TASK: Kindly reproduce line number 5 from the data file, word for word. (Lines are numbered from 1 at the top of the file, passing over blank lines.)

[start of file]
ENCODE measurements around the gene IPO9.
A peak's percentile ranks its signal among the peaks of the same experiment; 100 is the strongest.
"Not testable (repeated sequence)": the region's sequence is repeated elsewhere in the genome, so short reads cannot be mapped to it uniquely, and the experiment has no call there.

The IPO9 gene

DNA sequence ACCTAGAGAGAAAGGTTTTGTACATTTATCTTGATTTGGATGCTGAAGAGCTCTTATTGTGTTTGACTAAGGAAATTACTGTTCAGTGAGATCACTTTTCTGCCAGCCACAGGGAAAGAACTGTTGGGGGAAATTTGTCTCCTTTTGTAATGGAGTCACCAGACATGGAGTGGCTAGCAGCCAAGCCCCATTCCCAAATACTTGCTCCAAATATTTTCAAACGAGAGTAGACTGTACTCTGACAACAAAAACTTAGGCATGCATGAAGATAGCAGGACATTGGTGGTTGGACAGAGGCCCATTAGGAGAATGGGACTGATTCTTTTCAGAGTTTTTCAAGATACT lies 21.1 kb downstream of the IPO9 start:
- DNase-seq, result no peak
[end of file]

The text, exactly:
DNA sequence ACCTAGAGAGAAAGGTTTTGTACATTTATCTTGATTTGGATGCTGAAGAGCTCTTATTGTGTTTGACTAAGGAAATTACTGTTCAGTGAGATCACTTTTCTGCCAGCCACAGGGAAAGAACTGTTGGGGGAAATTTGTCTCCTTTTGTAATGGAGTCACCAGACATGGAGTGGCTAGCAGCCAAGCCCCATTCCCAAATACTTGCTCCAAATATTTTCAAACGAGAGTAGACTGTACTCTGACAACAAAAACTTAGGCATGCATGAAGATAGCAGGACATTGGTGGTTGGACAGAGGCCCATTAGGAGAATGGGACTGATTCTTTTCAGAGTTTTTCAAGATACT lies 21.1 kb downstream of the IPO9 start: